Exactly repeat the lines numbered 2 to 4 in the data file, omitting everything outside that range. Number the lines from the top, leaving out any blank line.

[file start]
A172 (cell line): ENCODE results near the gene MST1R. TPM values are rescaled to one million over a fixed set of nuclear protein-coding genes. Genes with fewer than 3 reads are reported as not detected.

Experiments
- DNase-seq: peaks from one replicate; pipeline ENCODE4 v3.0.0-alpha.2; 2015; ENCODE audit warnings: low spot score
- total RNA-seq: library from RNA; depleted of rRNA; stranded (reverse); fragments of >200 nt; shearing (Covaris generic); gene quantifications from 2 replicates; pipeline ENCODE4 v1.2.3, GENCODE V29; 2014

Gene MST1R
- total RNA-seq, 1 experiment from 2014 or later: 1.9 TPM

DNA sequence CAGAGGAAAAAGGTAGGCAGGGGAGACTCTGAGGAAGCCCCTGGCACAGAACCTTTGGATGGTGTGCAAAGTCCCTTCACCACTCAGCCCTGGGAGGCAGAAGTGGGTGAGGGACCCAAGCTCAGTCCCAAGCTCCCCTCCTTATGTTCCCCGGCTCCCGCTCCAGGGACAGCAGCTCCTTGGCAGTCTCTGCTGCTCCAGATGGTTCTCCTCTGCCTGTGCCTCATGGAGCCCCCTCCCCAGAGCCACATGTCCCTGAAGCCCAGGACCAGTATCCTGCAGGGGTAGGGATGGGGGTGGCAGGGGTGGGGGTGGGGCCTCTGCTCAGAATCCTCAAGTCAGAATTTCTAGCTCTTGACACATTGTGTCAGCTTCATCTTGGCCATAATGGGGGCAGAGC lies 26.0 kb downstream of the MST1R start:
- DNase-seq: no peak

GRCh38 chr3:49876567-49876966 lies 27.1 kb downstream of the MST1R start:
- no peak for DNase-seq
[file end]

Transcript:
Experiments
- DNase-seq: peaks from one replicate; pipeline ENCODE4 v3.0.0-alpha.2; 2015; ENCODE audit warnings: low spot score
- total RNA-seq: library from RNA; depleted of rRNA; stranded (reverse); fragments of >200 nt; shearing (Covaris generic); gene quantifications from 2 replicates; pipeline ENCODE4 v1.2.3, GENCODE V29; 2014